nb. With regard to inflation, I recently saw photos and stories on Facebook of empty shelves on grocery stores in Brooklyn. This is more evidence of hidden inflation, our collective failure to appropriately price labor, or rather, or reluctance after years of low prices to accept the actual cost of labor. The stores should be paying people more to stock shelves, and these higher costs should be reflected in the prices paid.

I'm sure, in fact, that that is what is happening. People are getting the things they need from stores, but instead of paying higher prices at a given distribution point, say, Trader Joe's, they are going to another store and buying it, spending more time shopping, perhaps paying more.

Or maybe they will buy more  from Amazon.

The cultural poetics and business logic of funerals

It is reflective of where I am in life that I have gone to a lot of funerals over the last few years, and I've been to them in different types of congregations:  Episcopalian, Presbyterian, Baptist, Quaker, Catholic and one at an African-American church. I am surprised in fact that there haven't been any Jewish ceremonies mixed in there. There is a lot of variety in how people are sent off.

Most notably, one Episcopalian Church, the nice one up on Franklin St next to the planetarium, insists upon a pretty rigorous minimalism and uniformity. Short testimonials, always the same readings from scripture. I spoke to a guy involved in the congregation, and there's a clear purpose to this: supporting the idea that we are all the same before God.

I have spoken at a number of them, a couple in Episcopalian churches, one Presbyterian. In at least one of them we were given pretty rigid time-boxes by the minister, part of the understanding that this is, after all, both their business (so they have to manage their hours) and a pretty standardized show where they understand generically what their audience wants and can tolerate. What plays in Peoria, as it were. I get that.

Last Sunday I went to a Baptist funeral. This was downtown Chapel Hill, so not quite your garden variety Baptist funeral, but it was distinct certainly from the "mainline" protestant (Episcopalian, Presbyterian) funerals I get more of. The people spoke for longer. As long as they wanted to. They told however many stories about their loved one as they wanted to. It was lovely. The preacher spoke for longer, and it really felt like he knew the family very well.  The widow asked him, and him personally, to sing "Amazing Grace," so he sat down at the piano and sang it, in front of 500-600 people, and then had the congregation join in at the end. It was very moving. I learned a lot about the guy and his family that I had never known, but that is pretty standard, and that's why I go, in the end.

Sunday, October 01, 2017

More thoughts on inflation and labor markets

I went to the dentist on a couple of weeks back, what I can't help but to think of as "spa day," because I get to recline in a comfortable chair while women minister to me. My dentist even gives me a mouth and jaw massage at the end of the exam while checking for cancer! Awesome.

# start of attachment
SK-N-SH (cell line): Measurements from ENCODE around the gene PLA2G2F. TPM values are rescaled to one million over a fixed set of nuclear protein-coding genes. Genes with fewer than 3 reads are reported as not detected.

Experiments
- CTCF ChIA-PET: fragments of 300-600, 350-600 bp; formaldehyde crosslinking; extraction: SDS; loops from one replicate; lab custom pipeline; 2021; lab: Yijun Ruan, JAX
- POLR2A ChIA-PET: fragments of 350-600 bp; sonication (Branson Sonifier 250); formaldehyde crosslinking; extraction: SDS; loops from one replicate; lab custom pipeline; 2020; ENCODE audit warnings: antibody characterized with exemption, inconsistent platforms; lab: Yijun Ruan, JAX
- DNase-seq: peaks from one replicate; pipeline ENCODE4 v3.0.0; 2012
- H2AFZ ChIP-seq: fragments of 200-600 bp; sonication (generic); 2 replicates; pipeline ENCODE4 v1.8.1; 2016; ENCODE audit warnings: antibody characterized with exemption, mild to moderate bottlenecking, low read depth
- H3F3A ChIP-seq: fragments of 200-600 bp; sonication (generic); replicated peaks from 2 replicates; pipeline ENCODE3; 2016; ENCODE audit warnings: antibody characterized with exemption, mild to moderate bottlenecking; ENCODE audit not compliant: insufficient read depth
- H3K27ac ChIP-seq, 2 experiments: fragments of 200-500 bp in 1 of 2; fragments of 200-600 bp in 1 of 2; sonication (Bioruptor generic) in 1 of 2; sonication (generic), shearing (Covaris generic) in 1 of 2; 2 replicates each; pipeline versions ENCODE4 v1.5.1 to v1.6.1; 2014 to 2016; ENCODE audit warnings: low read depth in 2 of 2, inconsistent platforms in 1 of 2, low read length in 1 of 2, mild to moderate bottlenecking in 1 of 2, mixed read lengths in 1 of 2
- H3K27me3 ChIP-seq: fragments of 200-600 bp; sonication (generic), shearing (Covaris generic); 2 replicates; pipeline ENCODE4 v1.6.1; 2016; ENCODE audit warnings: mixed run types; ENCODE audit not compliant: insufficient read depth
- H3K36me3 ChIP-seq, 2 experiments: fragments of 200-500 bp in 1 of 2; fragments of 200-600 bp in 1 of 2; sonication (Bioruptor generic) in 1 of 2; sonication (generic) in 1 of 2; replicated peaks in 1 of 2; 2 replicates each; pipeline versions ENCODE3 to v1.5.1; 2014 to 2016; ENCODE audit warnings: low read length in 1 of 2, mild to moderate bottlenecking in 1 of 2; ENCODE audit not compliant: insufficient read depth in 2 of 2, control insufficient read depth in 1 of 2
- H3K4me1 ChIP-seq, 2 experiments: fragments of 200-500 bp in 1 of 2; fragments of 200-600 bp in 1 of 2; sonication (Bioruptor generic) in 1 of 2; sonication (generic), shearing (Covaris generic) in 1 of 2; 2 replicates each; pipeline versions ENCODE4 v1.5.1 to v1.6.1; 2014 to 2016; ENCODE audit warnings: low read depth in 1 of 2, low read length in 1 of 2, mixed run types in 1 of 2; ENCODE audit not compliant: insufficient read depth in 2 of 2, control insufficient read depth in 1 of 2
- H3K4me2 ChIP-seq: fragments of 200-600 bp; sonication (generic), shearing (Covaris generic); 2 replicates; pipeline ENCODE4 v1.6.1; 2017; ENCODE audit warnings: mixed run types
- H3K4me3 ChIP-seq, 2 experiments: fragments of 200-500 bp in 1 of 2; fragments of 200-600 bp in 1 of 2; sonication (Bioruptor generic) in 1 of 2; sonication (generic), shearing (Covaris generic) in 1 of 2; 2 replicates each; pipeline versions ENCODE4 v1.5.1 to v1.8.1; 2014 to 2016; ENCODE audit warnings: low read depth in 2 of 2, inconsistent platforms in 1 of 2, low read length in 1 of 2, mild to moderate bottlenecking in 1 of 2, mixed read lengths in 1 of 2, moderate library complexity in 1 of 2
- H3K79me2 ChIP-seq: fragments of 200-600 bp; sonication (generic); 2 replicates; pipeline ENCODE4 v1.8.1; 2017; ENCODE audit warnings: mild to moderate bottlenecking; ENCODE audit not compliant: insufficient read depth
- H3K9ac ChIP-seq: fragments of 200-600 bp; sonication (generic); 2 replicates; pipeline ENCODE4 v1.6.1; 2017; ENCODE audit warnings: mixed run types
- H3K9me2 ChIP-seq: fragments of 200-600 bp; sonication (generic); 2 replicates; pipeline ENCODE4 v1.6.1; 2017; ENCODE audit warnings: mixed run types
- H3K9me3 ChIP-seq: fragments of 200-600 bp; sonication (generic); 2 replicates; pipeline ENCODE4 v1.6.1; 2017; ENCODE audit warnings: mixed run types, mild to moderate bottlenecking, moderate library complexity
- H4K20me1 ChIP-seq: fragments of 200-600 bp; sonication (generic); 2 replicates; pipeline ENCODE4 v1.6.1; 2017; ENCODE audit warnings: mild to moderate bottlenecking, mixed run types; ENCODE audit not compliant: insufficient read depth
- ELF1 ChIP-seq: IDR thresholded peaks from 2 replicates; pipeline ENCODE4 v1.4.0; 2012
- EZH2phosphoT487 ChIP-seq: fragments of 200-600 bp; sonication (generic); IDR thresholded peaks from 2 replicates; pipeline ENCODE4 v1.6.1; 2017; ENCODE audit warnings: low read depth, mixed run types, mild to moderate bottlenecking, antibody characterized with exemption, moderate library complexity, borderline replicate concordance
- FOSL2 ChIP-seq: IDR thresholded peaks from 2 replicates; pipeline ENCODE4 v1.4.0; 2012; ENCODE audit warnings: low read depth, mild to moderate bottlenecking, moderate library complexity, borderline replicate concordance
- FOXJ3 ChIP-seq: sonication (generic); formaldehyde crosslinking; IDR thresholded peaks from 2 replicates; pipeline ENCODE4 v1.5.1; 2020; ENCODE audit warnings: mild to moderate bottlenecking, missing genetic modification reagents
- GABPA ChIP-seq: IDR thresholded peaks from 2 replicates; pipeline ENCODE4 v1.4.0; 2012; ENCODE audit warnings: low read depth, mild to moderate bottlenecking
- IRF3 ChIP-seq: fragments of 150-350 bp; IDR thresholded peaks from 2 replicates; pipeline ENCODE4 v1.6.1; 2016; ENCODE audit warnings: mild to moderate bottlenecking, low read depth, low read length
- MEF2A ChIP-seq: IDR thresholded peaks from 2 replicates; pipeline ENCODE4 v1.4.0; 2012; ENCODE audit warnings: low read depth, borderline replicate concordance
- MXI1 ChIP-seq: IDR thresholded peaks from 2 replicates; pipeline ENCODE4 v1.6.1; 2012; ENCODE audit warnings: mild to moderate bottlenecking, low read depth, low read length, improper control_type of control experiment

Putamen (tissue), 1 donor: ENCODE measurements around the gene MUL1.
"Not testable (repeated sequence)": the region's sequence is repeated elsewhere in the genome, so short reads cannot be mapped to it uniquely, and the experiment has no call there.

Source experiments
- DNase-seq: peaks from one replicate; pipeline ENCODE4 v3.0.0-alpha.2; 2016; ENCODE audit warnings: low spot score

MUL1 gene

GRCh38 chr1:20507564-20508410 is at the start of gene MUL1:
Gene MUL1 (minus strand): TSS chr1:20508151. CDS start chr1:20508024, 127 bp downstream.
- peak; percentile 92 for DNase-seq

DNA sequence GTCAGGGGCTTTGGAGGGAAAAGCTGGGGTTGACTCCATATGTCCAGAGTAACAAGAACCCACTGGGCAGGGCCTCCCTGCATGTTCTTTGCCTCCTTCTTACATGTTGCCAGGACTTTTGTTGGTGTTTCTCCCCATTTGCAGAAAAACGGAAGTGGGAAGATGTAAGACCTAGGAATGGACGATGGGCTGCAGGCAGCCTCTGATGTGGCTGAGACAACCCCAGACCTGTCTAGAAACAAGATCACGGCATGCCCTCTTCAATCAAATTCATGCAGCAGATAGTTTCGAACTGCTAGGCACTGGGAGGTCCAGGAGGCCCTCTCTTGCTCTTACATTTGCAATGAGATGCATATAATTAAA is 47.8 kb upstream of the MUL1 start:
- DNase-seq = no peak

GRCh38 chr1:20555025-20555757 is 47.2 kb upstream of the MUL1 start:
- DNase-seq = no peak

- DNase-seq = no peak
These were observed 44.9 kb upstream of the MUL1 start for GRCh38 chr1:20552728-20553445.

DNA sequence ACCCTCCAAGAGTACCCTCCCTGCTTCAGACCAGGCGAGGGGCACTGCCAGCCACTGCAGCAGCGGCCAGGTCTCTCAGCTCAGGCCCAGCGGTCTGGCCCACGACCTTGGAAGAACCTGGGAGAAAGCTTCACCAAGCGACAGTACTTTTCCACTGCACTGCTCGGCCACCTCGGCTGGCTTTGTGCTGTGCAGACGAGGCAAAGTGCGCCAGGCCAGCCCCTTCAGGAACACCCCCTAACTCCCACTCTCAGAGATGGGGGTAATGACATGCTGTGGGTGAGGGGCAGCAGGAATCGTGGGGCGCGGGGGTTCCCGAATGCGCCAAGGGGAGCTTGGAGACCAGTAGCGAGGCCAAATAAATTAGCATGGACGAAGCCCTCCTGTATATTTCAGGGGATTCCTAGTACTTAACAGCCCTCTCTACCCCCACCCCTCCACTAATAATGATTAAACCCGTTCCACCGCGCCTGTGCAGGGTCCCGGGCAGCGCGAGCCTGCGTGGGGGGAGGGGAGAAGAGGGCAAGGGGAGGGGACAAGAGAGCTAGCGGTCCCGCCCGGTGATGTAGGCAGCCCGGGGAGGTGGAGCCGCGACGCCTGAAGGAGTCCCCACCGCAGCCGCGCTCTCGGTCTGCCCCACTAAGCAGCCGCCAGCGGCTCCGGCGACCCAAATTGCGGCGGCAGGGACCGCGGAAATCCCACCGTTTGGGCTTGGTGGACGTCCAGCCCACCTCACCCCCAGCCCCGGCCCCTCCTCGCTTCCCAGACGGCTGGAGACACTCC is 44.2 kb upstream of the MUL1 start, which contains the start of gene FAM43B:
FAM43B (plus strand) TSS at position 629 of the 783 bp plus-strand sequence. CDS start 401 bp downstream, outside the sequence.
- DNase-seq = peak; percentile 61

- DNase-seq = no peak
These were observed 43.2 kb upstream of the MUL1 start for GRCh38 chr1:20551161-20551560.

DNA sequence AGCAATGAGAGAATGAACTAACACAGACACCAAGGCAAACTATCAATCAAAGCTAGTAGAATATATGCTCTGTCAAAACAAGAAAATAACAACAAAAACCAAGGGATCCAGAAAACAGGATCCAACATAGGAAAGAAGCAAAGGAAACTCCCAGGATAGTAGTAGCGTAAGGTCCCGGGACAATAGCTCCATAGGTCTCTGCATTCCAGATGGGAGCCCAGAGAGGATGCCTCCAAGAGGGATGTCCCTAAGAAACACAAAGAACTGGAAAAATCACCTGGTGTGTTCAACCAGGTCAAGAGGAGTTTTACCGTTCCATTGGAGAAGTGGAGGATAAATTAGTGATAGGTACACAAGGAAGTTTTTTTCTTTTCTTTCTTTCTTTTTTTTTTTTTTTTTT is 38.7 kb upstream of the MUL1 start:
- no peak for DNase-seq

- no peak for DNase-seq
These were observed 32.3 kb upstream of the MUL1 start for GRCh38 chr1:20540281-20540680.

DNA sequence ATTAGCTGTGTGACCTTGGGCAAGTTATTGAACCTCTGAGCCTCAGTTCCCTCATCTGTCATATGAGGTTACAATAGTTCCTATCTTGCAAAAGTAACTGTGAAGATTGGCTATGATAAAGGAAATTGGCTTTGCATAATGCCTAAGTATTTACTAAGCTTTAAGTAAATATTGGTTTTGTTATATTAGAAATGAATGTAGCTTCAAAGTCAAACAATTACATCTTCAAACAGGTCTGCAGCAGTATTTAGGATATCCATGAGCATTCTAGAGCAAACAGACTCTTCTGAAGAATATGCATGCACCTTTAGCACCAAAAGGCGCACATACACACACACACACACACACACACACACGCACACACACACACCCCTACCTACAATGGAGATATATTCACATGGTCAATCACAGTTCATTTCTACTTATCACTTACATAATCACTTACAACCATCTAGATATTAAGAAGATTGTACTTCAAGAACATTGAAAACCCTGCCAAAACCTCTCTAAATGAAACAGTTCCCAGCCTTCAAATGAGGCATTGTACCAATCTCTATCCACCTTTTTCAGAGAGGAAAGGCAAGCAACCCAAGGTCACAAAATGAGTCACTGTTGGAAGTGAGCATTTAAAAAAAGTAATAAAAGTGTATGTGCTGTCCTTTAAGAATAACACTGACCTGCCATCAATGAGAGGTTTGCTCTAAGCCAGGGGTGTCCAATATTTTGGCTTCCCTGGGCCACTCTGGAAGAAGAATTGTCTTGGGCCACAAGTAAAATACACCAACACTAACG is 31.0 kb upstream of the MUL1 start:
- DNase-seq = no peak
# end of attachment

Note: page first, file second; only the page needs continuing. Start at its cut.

There was a new hygienist, as there often is. That is not reflective on the quality of the dentist I go to (she is the best), but rather the state of the labor market for hygienists. There just aren't enough. So they can go where they want to and can always get more money.

This one used to work at the UNC dental school, where she liked participating in the mission of preparing new generations, but her advisory case load and hours were excessive, made it hard to get home to see kids. Basically, the university treated her as captive. So she left.

Her husband has been driving for UPS for a long time. They want to kick him upstairs too, but he likes the fixed schedule and is fine with the money and doesn't want the additional burden associated with managing other people.

Recently moved from Hillsborough to Chatham County so they could get a bigger piece of land. They are perfectly happy with their lifestyle.

This may be a little known piece of the inflation puzzle -- a lack of productivity growth leeds larger employers to expect higher hours at more responsible position as employees mature -- but people push back against it by not progressing. After all, the research on the "hedonic treadmill," which states that peoples' sense of overall happiness and wellbeing plateaus at incomes above $75k -- has been pretty broadly disseminated. People just have to resist the blandishments of consumer society.

I think that the fact is that, in geographic regions where there is affluence, it is perfectly easy for people to earn a living, so long as people (and their employers) are willing to abide by basic social norms -- employees accept roles within teams, get to work on time, be courteous, etc. This is easy enough to do for people with decent educations and decent role models in their households and communities.

Unfortunately, we aren't doing that well at facilitating these things for a lot of our population. Government owns some of it, individuals own some of it.

We had a chair delivered from a home design chain recently. It was delivered by a couple of guys, one of them straight up African-American, the other might have been Hispanic/African-American (he stayed in the house very briefly, which is why I can't remember). In any case, they drove up from a warehouse near Charlotte. The black guy said that he was from Maryland and that when he lived there he "mostly never worked," but since he had come down here he had been working steadily for 7 years. He was proud of it.